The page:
This time of year all conversations lead to the ultimate fall gardening question: what should I do with all of my green tomatoes? Thatâ€™s easy; compost them. (Did I hear a collective gasp?) Yep, the time is ripe to let go of a fruit we enjoyed all summer when it was at its best for in October its flavor and potential are on life support.
The first person who says fry up some green tomatoes, I’ll doubt has ever made them more than once.Â Â The fried green tomato in my book is a merely a vehicle for bacon fat, breading, salt and tartar sauce.Â (You know Iâ€™m right.) In my recipe for fried green tomatoes, I substitute halibut for the green tomatoes.Â Some say make chutney. And I say that will be a condiment relegated to lining your pantry until next census is taken. I know these are harsh truths, but it’s time someone fessed up.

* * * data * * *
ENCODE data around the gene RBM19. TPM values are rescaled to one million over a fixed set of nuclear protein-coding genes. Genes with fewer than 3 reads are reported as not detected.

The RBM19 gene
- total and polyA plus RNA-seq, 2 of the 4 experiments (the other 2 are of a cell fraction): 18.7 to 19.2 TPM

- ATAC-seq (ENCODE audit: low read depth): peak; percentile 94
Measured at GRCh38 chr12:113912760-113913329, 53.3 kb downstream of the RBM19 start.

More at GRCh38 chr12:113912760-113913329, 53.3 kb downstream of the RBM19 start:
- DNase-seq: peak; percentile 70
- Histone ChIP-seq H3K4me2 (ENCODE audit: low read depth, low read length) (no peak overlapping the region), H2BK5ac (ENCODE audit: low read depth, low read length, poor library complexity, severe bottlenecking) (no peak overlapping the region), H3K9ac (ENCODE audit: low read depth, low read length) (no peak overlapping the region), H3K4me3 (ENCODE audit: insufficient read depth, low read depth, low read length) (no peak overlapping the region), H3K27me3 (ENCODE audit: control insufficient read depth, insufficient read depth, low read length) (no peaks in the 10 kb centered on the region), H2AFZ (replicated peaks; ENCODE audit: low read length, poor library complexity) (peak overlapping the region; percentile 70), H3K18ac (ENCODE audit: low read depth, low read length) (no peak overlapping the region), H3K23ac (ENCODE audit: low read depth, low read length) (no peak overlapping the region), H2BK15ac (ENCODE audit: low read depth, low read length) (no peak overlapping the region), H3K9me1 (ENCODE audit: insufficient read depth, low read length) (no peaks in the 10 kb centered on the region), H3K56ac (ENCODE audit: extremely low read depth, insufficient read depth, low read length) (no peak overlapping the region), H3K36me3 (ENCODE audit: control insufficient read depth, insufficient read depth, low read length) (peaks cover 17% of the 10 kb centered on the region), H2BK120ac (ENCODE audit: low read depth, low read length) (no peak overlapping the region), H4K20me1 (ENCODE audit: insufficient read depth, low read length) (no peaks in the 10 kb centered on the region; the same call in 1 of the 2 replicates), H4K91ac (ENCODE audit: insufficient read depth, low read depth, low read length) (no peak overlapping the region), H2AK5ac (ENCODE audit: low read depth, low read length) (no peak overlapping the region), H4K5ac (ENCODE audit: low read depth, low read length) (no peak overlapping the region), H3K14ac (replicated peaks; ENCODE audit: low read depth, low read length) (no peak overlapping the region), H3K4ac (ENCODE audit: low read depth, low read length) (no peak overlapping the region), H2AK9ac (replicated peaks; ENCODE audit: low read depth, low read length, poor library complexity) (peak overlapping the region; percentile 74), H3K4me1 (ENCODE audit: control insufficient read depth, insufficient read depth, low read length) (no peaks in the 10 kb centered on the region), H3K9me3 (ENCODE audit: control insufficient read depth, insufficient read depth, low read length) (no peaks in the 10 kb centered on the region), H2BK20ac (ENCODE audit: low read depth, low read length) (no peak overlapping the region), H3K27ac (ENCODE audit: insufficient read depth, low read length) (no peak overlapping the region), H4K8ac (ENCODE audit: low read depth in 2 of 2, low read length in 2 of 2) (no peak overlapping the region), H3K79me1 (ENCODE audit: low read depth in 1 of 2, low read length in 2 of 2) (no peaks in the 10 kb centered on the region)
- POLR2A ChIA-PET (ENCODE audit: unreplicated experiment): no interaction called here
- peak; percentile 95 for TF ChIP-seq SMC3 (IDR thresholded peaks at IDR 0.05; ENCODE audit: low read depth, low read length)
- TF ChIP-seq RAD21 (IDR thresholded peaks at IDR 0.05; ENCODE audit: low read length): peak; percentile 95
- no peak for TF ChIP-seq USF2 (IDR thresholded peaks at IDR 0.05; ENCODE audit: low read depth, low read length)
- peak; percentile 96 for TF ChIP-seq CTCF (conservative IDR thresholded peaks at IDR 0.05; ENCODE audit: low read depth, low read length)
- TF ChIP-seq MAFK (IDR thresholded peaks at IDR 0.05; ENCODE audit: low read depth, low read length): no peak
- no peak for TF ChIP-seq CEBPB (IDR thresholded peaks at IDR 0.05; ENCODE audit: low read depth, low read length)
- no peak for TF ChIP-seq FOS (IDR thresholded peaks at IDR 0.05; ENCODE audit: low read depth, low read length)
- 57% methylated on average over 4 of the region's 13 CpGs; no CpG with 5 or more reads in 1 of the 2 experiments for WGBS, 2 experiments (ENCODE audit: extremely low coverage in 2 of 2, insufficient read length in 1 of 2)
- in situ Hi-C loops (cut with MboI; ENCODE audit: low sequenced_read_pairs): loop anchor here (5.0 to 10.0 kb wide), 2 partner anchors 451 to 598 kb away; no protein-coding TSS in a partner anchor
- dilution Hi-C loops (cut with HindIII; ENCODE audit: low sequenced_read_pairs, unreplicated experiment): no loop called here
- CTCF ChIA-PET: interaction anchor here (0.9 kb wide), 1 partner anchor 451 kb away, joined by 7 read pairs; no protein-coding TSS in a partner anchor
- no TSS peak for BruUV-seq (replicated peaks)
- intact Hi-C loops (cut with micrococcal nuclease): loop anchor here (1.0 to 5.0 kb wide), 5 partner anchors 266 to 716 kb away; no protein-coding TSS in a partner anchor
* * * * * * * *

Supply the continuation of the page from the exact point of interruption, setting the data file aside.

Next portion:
Iâ€™m not here to malign the green tomato; Iâ€™m just here to say itâ€™s time to let go, to honor its summer siblings and what we had. Â Accept that the little (and large) green guysÂ are going to rot on the vine and that it’sÂ okay. Itâ€™s time for a little closure. OurÂ delicious nightshades served us well the last three months in salsas, soups, salads and sandwiches, and their memory lives on in some home-canned toms and savory ketchup. Iâ€™ve moved on. We should all move on.Â Hey, anyone got a recipe for winter squash?
What I was blogging about a year ago: Peach Jam: A Recipe for Preserving Summer